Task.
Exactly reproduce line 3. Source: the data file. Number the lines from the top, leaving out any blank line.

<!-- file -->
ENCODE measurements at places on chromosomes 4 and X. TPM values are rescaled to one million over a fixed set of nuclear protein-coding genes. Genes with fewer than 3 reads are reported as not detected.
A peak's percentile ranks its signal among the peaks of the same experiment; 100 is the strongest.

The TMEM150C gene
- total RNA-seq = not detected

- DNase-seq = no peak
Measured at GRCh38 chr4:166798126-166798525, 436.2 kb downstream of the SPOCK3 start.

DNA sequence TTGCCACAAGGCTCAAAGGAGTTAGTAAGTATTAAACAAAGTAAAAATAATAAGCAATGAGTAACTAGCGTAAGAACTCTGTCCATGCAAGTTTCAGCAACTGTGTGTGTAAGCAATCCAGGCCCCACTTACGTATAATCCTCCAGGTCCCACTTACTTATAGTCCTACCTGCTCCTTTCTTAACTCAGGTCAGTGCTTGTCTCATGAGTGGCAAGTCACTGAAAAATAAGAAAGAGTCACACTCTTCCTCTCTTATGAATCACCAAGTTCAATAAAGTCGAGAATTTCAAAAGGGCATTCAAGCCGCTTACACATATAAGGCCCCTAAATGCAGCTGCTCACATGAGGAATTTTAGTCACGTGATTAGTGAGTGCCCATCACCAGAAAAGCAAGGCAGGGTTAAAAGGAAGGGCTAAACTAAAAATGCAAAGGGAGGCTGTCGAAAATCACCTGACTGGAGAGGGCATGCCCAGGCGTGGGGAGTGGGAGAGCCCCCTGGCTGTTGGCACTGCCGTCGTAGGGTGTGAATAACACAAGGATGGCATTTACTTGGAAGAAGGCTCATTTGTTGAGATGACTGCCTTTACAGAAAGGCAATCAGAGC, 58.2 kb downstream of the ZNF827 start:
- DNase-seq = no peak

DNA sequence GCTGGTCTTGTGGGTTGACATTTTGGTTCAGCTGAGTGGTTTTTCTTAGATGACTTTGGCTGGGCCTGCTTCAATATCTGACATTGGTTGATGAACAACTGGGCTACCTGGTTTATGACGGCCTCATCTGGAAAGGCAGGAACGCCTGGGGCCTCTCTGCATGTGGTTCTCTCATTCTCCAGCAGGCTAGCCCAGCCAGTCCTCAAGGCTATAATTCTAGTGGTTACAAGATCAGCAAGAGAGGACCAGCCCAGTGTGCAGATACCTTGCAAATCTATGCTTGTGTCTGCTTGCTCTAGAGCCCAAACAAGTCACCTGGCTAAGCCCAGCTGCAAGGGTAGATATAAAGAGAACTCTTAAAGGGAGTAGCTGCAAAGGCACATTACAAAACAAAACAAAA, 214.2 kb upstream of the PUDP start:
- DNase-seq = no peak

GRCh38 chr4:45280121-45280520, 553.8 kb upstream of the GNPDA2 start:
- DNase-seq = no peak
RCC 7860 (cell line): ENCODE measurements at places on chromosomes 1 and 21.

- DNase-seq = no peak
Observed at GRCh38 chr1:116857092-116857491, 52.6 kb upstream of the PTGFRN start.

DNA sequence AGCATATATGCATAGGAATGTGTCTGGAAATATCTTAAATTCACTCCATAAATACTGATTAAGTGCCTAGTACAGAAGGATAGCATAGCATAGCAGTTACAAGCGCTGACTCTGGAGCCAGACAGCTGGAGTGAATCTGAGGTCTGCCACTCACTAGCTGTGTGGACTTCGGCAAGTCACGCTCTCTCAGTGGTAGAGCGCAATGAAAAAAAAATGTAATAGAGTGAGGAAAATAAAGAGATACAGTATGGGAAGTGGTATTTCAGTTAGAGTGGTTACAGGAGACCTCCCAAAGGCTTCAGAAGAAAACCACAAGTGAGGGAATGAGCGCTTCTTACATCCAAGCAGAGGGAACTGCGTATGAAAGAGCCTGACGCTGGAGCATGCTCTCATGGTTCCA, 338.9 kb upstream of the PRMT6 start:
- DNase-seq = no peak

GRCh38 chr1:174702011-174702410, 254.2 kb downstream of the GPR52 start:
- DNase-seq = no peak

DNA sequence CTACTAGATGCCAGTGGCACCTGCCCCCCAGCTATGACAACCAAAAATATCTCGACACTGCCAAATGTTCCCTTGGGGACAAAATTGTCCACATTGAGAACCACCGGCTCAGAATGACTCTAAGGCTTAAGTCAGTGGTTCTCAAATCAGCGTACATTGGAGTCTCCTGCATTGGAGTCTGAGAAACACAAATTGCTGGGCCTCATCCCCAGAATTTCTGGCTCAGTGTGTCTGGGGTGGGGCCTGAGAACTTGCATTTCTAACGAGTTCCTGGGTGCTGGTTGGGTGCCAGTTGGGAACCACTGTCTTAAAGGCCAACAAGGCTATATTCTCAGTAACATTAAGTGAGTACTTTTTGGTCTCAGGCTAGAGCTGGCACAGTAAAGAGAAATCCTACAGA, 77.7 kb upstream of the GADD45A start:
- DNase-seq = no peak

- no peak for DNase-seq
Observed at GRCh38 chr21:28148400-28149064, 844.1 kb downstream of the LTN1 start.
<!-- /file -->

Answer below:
The TMEM150C gene